POZ: Are you concerned about your own HIV status?

Boy George: I think for me -- I was never very promiscuous anyway. Since I was at school I’ve had relationships with people for like five and six years. My last relationship was with [drummer] Jon Moss of Culture Club and that was for seven years. Prior to Culture Club, I suppose I was quite promiscuous in my own way. I used to have sex in toilets and pick up people in the street, all that kind of thing -- but not enough. Do you know what I mean? It was like... it was always with straight boys. It was always with boys who said they were straight. You know, inexperienced. I never really got into the heavy gay scene anyway. I never really frequented hard-core gay clubs. I never went to cruising areas. I suppose I was really scared of that. I’ve never been that confident that I would ever go into a bathhouse. I’ve probably though about it quite a lot! [He laughs] I was sort of saved from that by my own insecurities. Do you know what I’m saying? I really couldn’t do that, not because I wouldn’t love doing it, it was just my fear of people seeing me naked. And again, I’ve always sort of been in relationships. I’m probably more promiscuous in my head than I am physically. But as soon as I heard about AIDS I was careful, right from the beginning before anyone I knew died. I took it very seriously. I realized it was a big thing.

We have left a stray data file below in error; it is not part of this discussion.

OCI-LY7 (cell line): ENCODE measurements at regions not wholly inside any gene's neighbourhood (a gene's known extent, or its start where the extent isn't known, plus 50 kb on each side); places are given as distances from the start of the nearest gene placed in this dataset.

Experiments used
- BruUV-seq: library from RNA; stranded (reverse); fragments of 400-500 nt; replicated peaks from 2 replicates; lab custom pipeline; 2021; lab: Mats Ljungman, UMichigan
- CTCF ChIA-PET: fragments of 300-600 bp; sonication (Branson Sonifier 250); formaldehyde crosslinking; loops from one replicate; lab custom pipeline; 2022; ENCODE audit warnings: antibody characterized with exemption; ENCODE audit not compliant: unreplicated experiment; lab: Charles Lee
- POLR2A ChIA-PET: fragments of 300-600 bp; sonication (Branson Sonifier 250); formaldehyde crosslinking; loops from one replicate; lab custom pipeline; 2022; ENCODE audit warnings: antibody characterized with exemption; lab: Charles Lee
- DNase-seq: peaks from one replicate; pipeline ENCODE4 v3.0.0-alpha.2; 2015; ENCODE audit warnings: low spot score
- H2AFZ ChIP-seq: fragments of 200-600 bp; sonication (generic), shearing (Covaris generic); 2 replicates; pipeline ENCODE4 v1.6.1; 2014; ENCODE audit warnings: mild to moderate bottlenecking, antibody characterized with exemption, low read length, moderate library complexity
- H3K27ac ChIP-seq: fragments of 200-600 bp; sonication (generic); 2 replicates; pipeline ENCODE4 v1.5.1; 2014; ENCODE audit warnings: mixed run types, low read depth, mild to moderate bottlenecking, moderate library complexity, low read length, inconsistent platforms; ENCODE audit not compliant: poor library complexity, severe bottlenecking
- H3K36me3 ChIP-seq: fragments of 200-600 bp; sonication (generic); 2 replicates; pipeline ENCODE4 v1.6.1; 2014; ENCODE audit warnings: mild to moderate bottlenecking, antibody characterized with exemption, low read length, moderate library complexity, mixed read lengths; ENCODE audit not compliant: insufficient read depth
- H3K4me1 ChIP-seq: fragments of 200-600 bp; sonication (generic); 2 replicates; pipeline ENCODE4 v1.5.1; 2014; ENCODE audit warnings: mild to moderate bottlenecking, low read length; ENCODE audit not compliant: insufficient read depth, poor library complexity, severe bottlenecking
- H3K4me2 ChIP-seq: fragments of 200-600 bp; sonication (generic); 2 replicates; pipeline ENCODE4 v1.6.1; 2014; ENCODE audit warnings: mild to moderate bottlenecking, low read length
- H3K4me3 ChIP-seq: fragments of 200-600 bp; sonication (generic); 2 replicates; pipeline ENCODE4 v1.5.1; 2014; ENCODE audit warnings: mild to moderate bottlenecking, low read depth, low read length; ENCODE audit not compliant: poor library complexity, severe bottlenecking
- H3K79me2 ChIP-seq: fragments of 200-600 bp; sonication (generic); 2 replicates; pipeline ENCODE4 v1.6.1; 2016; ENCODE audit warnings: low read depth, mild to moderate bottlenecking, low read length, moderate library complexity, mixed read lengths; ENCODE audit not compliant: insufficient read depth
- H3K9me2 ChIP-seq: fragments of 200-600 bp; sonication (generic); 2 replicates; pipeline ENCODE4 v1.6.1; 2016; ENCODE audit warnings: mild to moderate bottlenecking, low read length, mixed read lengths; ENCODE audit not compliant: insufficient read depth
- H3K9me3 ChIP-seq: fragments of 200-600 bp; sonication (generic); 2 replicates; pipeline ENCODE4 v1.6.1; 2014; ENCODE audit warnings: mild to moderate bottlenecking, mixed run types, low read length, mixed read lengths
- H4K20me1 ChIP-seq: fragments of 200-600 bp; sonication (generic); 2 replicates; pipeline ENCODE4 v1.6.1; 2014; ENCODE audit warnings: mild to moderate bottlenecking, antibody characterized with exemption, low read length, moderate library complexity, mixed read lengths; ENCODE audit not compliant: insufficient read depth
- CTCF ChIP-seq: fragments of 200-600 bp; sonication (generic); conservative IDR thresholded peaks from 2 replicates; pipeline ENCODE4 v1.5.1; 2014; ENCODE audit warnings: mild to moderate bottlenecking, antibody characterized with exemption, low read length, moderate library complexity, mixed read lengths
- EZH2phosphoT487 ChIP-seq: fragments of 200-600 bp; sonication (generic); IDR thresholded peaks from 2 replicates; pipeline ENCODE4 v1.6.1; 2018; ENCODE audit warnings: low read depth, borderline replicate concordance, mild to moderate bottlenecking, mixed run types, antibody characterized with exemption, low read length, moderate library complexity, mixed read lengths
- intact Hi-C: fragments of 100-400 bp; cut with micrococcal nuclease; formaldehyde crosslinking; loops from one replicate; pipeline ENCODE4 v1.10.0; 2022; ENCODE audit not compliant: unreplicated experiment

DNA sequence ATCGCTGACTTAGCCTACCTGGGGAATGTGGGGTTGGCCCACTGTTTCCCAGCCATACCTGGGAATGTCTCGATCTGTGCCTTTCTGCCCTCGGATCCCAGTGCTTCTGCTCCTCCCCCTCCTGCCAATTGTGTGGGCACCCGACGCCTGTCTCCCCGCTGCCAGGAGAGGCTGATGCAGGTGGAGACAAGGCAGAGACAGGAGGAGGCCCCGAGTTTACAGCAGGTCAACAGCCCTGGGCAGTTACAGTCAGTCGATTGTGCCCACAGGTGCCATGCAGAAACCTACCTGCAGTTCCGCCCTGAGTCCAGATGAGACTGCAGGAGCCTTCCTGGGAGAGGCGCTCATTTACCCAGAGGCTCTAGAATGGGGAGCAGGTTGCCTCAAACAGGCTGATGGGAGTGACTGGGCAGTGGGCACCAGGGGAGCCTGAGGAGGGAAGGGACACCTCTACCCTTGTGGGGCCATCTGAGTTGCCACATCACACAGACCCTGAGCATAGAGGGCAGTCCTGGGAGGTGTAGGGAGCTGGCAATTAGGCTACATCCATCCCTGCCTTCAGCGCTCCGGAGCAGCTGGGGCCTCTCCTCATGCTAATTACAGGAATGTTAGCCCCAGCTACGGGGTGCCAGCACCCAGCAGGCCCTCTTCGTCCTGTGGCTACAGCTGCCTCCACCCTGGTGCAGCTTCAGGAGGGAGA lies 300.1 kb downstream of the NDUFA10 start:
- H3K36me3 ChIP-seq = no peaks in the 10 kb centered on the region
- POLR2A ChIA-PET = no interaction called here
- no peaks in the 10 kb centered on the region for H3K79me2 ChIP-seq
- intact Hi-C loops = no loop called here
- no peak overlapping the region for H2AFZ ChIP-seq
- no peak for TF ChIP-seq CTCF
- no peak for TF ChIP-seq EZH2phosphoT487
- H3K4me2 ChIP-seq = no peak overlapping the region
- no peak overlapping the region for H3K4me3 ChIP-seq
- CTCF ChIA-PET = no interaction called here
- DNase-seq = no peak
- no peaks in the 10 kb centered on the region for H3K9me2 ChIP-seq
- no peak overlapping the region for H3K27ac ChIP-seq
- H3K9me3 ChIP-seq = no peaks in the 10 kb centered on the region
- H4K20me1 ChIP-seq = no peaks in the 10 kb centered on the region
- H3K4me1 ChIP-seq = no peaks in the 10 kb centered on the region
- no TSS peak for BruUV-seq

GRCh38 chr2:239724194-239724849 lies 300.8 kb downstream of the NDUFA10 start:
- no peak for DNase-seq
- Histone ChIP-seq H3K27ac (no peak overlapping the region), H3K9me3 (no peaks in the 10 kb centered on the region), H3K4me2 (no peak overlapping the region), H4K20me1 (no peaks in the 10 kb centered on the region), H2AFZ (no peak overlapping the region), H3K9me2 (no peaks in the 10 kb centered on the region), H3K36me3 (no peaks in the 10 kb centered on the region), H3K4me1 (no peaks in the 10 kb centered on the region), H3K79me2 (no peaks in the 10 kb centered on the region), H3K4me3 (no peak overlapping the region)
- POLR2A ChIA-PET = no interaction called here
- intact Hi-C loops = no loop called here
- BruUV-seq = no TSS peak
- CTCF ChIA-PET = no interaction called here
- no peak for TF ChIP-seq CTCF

POZ: How do you think the music industry has responded to the AIDS crisis?

Boy George: I think that most people in the business live in fear of a massive drop in album sales. I know that when I came out officially -- I’ve always said that if anyone ever thought I was straight they must need glasses -- but when I finally came out and said, “Yes, I do sleep with men and I’m gay,” yeah, I lost record sales. There’s no question -- big, big time. And I think a lot of people, even if they are supportive, are scared of what it might do to business. But I think that will change. I think there already is a change happening, particularly since The Crying Game and Philadelphia and Mrs. Doubtfire, which, of course, are cliches in their own ways. I think it’s much tougher for women because we live in such a misogynistic world and men don’t like the idea of lesbians. I think, all strength to k.d. lang -- really, because it’s a big move to make. I’ve always believed, certainly over the past eight years, at least, that I have to live my life being who I am. You know, secrets kill. They really do -- just ask Michael Jackson. If you go around hiding your true self, then you create a monster and that monster is far more destructive than anything you can imagine.

POZ: So, are you saying the music industry is inherently homophobic?